Markets tank as investors get spooked by hawkish central banks

Sustained selling from FIIs, rising Omicron cases further hurt the sentiment

The overall advance/decline ratio also turned mainly negative as only 993 shares advanced and 2,353 shares declined on the BSE.
The overall advance/decline ratio also turned mainly negative as only 993 shares advanced and 2,353 shares declined on the BSE.

Benchmark indices tanked on Friday as the selloff in the market intensified on weak global cues. Investors turned cautious amid central banks taking a hawkish stance and a surprise rate hike by the Bank of England on Thursday. Adding to the volatility, the daily Covid-19 cases witnessed a sharp uptick across some areas of the country, whereas the Omicron tally stood at 101, the health ministry said on Friday. India Vix – the market’s fear gauge – climbed 2.7% to 16.33 levels. The overall advance/decline ratio also turned mainly negative as only 993 shares advanced and 2,353 shares declined on the BSE.

Sustained selling from foreign institutional investors further continued to hurt the sentiment on the street. Banks and financials are among the top sectors where the investors trimmed their exposures. Foreign investors net sold shares worth Rs 1,468.71 crore in the Indian equity markets on Thursday, data from exchanges showed.

The 30-share BSE Sensex closed lower by 889.40 points or 1.54% at 57,011.74 with 25 declines in the index. Similarly, the Nifty fell 263.2 points or 1.53% at 16,985.20. IndusInd Bank was the top Sensex loser, down 4.8%, which was followed by Kotak Mahindra Bank, HUL, Titan Company and HDFC. On the other hand, Infosys, HCL Tech, Power Grid Corp and Sun Pharma were among the gainers on Friday.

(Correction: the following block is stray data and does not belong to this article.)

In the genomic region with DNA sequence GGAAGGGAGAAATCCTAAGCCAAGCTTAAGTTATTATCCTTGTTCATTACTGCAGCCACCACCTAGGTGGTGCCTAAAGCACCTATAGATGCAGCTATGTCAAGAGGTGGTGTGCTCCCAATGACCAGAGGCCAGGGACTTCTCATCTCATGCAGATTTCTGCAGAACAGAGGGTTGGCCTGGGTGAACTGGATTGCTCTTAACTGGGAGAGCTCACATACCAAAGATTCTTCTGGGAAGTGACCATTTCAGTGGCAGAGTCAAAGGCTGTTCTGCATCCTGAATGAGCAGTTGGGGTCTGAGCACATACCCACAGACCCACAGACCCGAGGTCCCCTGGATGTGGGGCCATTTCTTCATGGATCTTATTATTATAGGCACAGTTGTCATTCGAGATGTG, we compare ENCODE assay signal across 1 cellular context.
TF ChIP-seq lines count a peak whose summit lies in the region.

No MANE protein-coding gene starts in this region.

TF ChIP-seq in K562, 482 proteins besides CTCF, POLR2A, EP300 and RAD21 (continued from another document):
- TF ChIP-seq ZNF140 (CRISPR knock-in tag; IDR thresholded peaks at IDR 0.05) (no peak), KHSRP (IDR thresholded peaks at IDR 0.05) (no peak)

“Negative global cues, continued FII selling, absence of any positive trigger, and increasing cases of Omicron are likely to continue putting pressure on the market. Thus, traders are advised to maintain their negative bias in the market for the next few days,” said Siddhartha Khemka, head – retail research, Motilal Oswal Financial Services. Sectorally, barring IT, all other sectors witnessed selling pressure from investors on Friday. The broader BSE mid-cap and small-cap indices also fell more than 2% each intra-day.

The Bank of England (BoE) became the first major global central bank to raise interest rates on Thursday amid rising inflation. BoE hiked its interest rate from a record low of 0.1% to 0.25%. Earlier this week, the US Federal Reserve also hinted about three rate hikes in 2022 to cool down inflation worries. Liquidity normalisation measures across the globe will further guide the markets, said analysts.

Hemant Kanawala, head–equity, Kotak Mahindra Life Insurance, said: “The US Fed’s pivot towards a hawkish stance and an aggressive timeline for tapering of asset purchases as well as rate hikes will in the near term shape the trajectory of markets, rupee and global flows. With liquidity normalising in the US and expected normalisation of India’s monetary policy in due course, we expect equity prices to remain under pressure.”

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